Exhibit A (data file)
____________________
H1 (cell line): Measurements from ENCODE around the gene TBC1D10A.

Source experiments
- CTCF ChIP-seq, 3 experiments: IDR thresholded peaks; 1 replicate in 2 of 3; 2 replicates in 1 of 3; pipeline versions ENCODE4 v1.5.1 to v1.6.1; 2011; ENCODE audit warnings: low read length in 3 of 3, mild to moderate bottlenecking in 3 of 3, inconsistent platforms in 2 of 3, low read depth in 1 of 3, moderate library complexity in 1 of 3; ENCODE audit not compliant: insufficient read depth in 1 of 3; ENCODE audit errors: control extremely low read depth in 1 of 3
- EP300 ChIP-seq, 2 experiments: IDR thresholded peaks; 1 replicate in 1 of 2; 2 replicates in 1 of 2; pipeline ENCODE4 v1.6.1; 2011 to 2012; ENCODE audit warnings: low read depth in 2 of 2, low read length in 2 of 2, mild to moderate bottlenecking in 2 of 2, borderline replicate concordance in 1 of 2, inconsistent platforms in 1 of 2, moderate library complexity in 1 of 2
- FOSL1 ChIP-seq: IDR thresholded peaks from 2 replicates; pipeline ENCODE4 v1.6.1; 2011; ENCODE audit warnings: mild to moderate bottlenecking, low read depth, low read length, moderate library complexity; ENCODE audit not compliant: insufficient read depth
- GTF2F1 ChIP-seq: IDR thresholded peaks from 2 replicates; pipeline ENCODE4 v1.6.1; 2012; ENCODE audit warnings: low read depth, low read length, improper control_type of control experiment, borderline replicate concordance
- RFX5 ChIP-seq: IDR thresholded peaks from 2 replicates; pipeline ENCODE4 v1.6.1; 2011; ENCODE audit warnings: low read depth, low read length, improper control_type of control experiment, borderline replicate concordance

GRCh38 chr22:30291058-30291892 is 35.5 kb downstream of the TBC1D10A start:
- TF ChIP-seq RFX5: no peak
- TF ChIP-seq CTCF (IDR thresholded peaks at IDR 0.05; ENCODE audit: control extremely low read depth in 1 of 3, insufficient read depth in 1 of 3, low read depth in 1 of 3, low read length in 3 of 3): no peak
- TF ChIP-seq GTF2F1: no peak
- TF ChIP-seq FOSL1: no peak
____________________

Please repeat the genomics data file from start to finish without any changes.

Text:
H1 (cell line): Measurements from ENCODE around the gene TBC1D10A.

Source experiments
- CTCF ChIP-seq, 3 experiments: IDR thresholded peaks; 1 replicate in 2 of 3; 2 replicates in 1 of 3; pipeline versions ENCODE4 v1.5.1 to v1.6.1; 2011; ENCODE audit warnings: low read length in 3 of 3, mild to moderate bottlenecking in 3 of 3, inconsistent platforms in 2 of 3, low read depth in 1 of 3, moderate library complexity in 1 of 3; ENCODE audit not compliant: insufficient read depth in 1 of 3; ENCODE audit errors: control extremely low read depth in 1 of 3
- EP300 ChIP-seq, 2 experiments: IDR thresholded peaks; 1 replicate in 1 of 2; 2 replicates in 1 of 2; pipeline ENCODE4 v1.6.1; 2011 to 2012; ENCODE audit warnings: low read depth in 2 of 2, low read length in 2 of 2, mild to moderate bottlenecking in 2 of 2, borderline replicate concordance in 1 of 2, inconsistent platforms in 1 of 2, moderate library complexity in 1 of 2
- FOSL1 ChIP-seq: IDR thresholded peaks from 2 replicates; pipeline ENCODE4 v1.6.1; 2011; ENCODE audit warnings: mild to moderate bottlenecking, low read depth, low read length, moderate library complexity; ENCODE audit not compliant: insufficient read depth
- GTF2F1 ChIP-seq: IDR thresholded peaks from 2 replicates; pipeline ENCODE4 v1.6.1; 2012; ENCODE audit warnings: low read depth, low read length, improper control_type of control experiment, borderline replicate concordance
- RFX5 ChIP-seq: IDR thresholded peaks from 2 replicates; pipeline ENCODE4 v1.6.1; 2011; ENCODE audit warnings: low read depth, low read length, improper control_type of control experiment, borderline replicate concordance

GRCh38 chr22:30291058-30291892 is 35.5 kb downstream of the TBC1D10A start:
- TF ChIP-seq RFX5: no peak
- TF ChIP-seq CTCF (IDR thresholded peaks at IDR 0.05; ENCODE audit: control extremely low read depth in 1 of 3, insufficient read depth in 1 of 3, low read depth in 1 of 3, low read length in 3 of 3): no peak
- TF ChIP-seq GTF2F1: no peak
- TF ChIP-seq FOSL1: no peak